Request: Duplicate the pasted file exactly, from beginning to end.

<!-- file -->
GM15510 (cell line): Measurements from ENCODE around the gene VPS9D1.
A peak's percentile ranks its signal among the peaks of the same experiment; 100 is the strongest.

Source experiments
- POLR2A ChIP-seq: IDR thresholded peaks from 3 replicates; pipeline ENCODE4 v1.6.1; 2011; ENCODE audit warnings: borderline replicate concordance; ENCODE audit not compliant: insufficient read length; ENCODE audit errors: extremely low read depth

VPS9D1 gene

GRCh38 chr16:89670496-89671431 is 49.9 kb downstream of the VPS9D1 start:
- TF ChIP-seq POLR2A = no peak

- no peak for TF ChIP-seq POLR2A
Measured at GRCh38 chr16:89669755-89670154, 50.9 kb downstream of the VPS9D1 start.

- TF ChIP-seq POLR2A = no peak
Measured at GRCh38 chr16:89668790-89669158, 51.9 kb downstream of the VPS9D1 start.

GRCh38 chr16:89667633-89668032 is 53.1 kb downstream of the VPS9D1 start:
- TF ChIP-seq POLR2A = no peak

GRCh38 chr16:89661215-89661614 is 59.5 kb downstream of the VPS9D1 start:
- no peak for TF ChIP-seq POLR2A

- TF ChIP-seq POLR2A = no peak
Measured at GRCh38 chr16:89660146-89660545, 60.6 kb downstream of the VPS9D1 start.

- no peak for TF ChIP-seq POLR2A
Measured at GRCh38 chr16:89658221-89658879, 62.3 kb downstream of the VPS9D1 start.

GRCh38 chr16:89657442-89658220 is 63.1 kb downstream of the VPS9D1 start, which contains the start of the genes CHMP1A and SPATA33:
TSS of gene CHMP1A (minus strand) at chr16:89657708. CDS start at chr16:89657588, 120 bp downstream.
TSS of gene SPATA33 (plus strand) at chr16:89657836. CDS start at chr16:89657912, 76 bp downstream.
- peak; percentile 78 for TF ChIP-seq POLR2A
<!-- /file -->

GM15510 (cell line): Measurements from ENCODE around the gene VPS9D1.
A peak's percentile ranks its signal among the peaks of the same experiment; 100 is the strongest.

Source experiments
- POLR2A ChIP-seq: IDR thresholded peaks from 3 replicates; pipeline ENCODE4 v1.6.1; 2011; ENCODE audit warnings: borderline replicate concordance; ENCODE audit not compliant: insufficient read length; ENCODE audit errors: extremely low read depth

VPS9D1 gene

GRCh38 chr16:89670496-89671431 is 49.9 kb downstream of the VPS9D1 start:
- TF ChIP-seq POLR2A = no peak

- no peak for TF ChIP-seq POLR2A
Measured at GRCh38 chr16:89669755-89670154, 50.9 kb downstream of the VPS9D1 start.

- TF ChIP-seq POLR2A = no peak
Measured at GRCh38 chr16:89668790-89669158, 51.9 kb downstream of the VPS9D1 start.

GRCh38 chr16:89667633-89668032 is 53.1 kb downstream of the VPS9D1 start:
- TF ChIP-seq POLR2A = no peak

GRCh38 chr16:89661215-89661614 is 59.5 kb downstream of the VPS9D1 start:
- no peak for TF ChIP-seq POLR2A

- TF ChIP-seq POLR2A = no peak
Measured at GRCh38 chr16:89660146-89660545, 60.6 kb downstream of the VPS9D1 start.

- no peak for TF ChIP-seq POLR2A
Measured at GRCh38 chr16:89658221-89658879, 62.3 kb downstream of the VPS9D1 start.

GRCh38 chr16:89657442-89658220 is 63.1 kb downstream of the VPS9D1 start, which contains the start of the genes CHMP1A and SPATA33:
TSS of gene CHMP1A (minus strand) at chr16:89657708. CDS start at chr16:89657588, 120 bp downstream.
TSS of gene SPATA33 (plus strand) at chr16:89657836. CDS start at chr16:89657912, 76 bp downstream.
- peak; percentile 78 for TF ChIP-seq POLR2A